The European Union (EU) General Court has determined that International Skating Union (ISU) rules prohibiting athletes from participating in events not run by the governing body were in breach of the EU's competition law.
The ISU previously banned athletes from taking part in financially lucrative but unsanctioned events such as Icederby competitions.
Dutch speed skaters Mark Tuitert and Niels Kerstholt appealed against their inability to participate at the events.
The European Commission ruled against the ISU in December 2017, claiming the rules were a breach of EU anti-trust laws.
The EU General Court has now backed the initial decision after the ISU appealed the verdict.
It sets a precedent for other disputes which may arise in sport in future.
"The General Court, called upon to rule for the first time on a Commission decision finding that rules adopted by a sports federation do not comply with EU competition law, confirms that the classification of a restriction of competition by object established by the Commission in respect of the rules at issue is well founded, but partially annuls the contested decision as regards the corrective measures imposed on the ISU," the decision reads.
"In the first place, the General Court finds that the Commission was right to conclude that the eligibility rules have as their object the restriction of competition within the meaning of Article 101 TFEU.
"In that regard, the General Court finds, first of all, that the situation in which the ISU finds itself is capable of giving rise to a conflict of interests.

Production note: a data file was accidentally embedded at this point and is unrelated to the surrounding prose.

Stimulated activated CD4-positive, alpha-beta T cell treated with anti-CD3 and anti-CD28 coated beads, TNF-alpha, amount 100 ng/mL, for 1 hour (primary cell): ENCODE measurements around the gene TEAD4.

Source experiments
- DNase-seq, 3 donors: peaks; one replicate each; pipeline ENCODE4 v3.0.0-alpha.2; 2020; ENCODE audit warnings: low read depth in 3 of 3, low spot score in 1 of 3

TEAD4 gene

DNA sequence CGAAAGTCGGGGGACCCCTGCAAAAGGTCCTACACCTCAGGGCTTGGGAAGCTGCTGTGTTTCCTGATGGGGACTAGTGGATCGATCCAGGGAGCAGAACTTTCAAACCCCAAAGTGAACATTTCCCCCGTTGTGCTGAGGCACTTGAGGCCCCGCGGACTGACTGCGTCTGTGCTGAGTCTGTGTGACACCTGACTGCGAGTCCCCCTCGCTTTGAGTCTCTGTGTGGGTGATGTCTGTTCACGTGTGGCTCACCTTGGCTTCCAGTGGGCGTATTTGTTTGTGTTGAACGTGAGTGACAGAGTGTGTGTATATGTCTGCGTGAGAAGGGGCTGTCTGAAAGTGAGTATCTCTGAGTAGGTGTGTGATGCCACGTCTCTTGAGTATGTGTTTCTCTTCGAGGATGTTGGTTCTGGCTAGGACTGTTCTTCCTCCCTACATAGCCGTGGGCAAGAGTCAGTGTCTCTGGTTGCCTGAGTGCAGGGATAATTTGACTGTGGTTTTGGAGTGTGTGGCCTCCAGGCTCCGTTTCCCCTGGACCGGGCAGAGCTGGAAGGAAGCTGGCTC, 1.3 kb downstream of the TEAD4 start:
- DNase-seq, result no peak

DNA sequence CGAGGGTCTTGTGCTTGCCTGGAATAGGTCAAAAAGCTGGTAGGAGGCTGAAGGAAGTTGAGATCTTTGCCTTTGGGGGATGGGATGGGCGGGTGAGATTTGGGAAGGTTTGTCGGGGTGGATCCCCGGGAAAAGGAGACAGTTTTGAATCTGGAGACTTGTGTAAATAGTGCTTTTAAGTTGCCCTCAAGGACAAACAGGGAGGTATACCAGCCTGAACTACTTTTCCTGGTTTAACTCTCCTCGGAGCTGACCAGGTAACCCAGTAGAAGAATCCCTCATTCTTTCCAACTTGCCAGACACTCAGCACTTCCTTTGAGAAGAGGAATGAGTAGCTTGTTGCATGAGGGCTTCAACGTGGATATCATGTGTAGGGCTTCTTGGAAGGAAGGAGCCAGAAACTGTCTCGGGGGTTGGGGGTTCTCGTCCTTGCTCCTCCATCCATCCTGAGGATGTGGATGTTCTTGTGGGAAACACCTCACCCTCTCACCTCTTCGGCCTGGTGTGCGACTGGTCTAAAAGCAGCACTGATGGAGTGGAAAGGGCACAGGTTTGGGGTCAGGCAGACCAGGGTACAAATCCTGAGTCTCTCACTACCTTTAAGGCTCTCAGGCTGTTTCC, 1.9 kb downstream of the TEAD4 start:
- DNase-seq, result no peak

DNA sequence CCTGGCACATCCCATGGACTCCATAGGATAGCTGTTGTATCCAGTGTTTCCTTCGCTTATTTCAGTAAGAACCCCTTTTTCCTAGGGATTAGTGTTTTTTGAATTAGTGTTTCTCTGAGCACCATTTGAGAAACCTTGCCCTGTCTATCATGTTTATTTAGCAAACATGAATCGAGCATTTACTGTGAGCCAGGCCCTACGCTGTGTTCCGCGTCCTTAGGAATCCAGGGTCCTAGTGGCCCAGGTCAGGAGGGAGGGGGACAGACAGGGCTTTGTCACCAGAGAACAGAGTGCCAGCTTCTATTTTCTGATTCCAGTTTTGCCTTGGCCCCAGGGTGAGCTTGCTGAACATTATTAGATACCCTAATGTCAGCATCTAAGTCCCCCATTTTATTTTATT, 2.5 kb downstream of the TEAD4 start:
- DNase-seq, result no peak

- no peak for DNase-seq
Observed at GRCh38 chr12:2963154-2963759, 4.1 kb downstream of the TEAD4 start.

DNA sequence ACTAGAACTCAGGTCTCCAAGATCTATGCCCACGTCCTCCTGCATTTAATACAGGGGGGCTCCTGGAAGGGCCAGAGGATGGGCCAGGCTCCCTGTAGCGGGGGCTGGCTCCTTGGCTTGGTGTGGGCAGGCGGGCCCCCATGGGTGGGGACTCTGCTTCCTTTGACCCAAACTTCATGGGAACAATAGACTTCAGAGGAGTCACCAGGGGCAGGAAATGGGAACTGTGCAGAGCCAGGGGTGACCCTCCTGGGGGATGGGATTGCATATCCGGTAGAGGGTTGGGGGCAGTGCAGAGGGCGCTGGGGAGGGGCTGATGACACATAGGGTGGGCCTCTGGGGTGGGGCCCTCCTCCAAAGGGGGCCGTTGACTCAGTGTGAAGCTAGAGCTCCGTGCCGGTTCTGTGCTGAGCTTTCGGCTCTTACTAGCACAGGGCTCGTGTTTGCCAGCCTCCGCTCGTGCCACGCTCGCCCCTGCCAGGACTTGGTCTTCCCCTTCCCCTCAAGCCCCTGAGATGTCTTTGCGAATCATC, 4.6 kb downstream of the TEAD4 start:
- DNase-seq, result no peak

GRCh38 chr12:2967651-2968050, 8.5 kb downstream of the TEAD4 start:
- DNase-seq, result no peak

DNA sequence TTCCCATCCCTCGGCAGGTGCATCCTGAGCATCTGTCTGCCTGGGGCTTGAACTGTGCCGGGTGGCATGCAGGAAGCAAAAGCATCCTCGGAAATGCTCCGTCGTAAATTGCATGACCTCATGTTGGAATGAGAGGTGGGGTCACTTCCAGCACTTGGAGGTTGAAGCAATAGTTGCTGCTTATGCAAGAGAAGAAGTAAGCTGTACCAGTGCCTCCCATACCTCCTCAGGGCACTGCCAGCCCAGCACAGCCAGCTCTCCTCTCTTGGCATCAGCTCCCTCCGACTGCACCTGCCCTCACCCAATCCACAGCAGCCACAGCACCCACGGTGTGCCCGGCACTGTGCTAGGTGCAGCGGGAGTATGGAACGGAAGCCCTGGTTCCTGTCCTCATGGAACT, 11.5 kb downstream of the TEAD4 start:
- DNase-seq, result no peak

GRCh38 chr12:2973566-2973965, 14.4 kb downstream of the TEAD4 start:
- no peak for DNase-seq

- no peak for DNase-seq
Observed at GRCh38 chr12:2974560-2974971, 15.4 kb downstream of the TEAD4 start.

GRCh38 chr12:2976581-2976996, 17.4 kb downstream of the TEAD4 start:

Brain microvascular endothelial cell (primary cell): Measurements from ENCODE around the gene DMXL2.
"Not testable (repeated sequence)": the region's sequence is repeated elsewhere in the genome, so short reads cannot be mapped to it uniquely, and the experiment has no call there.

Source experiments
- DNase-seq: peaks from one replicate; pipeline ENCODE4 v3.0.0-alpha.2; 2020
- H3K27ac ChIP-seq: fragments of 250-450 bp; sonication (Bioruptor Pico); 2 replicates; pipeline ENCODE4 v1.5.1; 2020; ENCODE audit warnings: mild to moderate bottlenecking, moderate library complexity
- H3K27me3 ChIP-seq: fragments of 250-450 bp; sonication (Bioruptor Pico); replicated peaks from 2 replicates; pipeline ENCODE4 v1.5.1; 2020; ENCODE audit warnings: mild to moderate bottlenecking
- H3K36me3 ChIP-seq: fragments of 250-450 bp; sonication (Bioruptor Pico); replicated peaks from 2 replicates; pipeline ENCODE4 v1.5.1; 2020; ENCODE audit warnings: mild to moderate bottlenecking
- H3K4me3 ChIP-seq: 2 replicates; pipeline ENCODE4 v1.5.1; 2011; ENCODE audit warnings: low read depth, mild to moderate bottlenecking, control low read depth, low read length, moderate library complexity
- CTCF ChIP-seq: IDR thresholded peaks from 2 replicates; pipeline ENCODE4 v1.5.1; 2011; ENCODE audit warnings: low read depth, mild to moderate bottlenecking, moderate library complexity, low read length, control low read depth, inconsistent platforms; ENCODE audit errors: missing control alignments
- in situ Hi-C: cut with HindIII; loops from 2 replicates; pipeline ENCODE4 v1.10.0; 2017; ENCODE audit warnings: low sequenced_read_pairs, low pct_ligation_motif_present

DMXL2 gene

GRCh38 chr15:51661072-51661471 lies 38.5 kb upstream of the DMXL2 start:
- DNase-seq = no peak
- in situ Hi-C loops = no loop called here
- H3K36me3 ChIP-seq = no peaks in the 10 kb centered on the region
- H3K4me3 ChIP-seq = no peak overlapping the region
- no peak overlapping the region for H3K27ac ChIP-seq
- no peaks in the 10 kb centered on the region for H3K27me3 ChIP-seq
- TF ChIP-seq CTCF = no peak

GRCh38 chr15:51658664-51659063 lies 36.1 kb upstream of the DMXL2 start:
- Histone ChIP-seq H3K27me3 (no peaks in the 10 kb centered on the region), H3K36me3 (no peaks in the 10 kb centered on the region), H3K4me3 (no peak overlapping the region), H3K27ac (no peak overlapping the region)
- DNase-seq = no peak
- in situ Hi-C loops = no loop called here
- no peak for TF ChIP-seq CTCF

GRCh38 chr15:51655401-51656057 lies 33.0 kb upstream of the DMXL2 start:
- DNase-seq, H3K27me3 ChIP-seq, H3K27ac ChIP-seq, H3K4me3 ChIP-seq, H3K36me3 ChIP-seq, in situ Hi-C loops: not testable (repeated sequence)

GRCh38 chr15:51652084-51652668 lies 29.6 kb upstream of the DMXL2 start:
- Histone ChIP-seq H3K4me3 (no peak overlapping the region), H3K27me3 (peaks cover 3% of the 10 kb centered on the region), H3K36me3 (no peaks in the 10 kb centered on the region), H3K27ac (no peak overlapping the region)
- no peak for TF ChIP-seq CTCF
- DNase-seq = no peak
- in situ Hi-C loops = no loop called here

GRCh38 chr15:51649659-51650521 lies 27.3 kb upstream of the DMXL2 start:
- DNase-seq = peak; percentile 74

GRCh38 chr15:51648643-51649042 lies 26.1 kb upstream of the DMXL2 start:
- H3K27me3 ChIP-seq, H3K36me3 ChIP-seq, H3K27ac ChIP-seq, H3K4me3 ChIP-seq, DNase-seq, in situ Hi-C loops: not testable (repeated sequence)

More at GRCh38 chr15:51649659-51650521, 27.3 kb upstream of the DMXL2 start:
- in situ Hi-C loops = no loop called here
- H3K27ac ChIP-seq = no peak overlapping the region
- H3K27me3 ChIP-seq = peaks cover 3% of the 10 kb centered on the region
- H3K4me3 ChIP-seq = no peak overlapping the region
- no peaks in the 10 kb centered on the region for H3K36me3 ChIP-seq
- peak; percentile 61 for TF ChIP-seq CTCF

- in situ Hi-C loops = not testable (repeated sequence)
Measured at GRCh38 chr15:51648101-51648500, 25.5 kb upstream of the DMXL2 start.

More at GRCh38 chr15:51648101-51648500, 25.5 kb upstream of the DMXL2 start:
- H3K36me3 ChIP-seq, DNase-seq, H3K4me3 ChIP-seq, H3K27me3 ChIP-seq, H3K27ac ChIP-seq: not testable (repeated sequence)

"On the one hand, the ISU carries out a regulatory function, by virtue of which it has the power to adopt rules in the disciplines for which it is responsible, and, thus, to authorise competitions organised by third parties, while, on the other hand, in the context of its commercial activity, for its own part, it organises the most important speed skating competitions in which professional skaters must participate in order to earn their living.
"In that regard, the General Court considers that the obligations binding on a sports federation in the exercise of its regulatory function under Article 101 TFEU are those consistently set out in the case law relating to the application of Articles 102 and 106 TFEU, with the result that, in those circumstances, the ISU is required to ensure, when examining applications for authorisation, that third-party organisers of speed skating competitions are not unduly deprived of access to the relevant market, to the extent that competition on that market is distorted."
The General Court found the European Commission was wrong to dispute the ISU's arbitration rules.
The court annulled an initial decision which would have required the ISU to amend its eligibility rules with respect to the Court of Arbitration for Sport arbitration system.
The protection of the integrity of the sport was also deemed a "legitimate objective", with the General Court understanding the ISU's aim "to establish rules seeking both to avoid the risks of manipulation of competitions liable to result from sports betting and to ensure that sporting competitions meet common standards".
This was welcomed by the governing body.